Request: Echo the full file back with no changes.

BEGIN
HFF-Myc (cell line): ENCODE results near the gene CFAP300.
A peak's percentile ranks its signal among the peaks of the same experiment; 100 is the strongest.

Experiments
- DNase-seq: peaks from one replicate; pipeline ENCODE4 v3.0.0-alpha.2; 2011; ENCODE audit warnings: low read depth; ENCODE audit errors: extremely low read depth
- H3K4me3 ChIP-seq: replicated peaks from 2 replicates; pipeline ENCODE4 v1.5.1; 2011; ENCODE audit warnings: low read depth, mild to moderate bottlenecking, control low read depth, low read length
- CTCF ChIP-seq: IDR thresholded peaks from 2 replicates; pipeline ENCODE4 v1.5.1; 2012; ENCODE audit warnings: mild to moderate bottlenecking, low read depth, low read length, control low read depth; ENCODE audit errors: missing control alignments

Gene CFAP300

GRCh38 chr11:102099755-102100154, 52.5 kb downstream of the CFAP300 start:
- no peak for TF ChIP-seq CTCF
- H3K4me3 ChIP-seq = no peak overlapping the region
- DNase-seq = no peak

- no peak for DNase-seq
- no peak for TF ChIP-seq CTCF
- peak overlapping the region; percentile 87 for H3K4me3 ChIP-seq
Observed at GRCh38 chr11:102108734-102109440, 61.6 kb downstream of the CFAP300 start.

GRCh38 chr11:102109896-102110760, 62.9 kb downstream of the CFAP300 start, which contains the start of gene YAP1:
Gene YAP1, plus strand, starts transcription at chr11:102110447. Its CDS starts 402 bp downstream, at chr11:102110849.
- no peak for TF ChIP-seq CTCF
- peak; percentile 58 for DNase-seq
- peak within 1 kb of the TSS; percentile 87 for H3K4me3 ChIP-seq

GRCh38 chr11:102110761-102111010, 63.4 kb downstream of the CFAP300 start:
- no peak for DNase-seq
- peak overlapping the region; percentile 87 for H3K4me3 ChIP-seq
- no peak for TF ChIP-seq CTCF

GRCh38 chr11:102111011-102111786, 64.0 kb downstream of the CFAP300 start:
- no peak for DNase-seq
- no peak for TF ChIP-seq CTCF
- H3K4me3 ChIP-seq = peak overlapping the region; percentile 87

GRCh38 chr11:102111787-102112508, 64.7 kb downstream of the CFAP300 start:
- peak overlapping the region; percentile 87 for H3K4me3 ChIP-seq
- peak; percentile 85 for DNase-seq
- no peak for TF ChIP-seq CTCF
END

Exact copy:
HFF-Myc (cell line): ENCODE results near the gene CFAP300.
A peak's percentile ranks its signal among the peaks of the same experiment; 100 is the strongest.

Experiments
- DNase-seq: peaks from one replicate; pipeline ENCODE4 v3.0.0-alpha.2; 2011; ENCODE audit warnings: low read depth; ENCODE audit errors: extremely low read depth
- H3K4me3 ChIP-seq: replicated peaks from 2 replicates; pipeline ENCODE4 v1.5.1; 2011; ENCODE audit warnings: low read depth, mild to moderate bottlenecking, control low read depth, low read length
- CTCF ChIP-seq: IDR thresholded peaks from 2 replicates; pipeline ENCODE4 v1.5.1; 2012; ENCODE audit warnings: mild to moderate bottlenecking, low read depth, low read length, control low read depth; ENCODE audit errors: missing control alignments

Gene CFAP300

GRCh38 chr11:102099755-102100154, 52.5 kb downstream of the CFAP300 start:
- no peak for TF ChIP-seq CTCF
- H3K4me3 ChIP-seq = no peak overlapping the region
- DNase-seq = no peak

- no peak for DNase-seq
- no peak for TF ChIP-seq CTCF
- peak overlapping the region; percentile 87 for H3K4me3 ChIP-seq
Observed at GRCh38 chr11:102108734-102109440, 61.6 kb downstream of the CFAP300 start.

GRCh38 chr11:102109896-102110760, 62.9 kb downstream of the CFAP300 start, which contains the start of gene YAP1:
Gene YAP1, plus strand, starts transcription at chr11:102110447. Its CDS starts 402 bp downstream, at chr11:102110849.
- no peak for TF ChIP-seq CTCF
- peak; percentile 58 for DNase-seq
- peak within 1 kb of the TSS; percentile 87 for H3K4me3 ChIP-seq

GRCh38 chr11:102110761-102111010, 63.4 kb downstream of the CFAP300 start:
- no peak for DNase-seq
- peak overlapping the region; percentile 87 for H3K4me3 ChIP-seq
- no peak for TF ChIP-seq CTCF

GRCh38 chr11:102111011-102111786, 64.0 kb downstream of the CFAP300 start:
- no peak for DNase-seq
- no peak for TF ChIP-seq CTCF
- H3K4me3 ChIP-seq = peak overlapping the region; percentile 87

GRCh38 chr11:102111787-102112508, 64.7 kb downstream of the CFAP300 start:
- peak overlapping the region; percentile 87 for H3K4me3 ChIP-seq
- peak; percentile 85 for DNase-seq
- no peak for TF ChIP-seq CTCF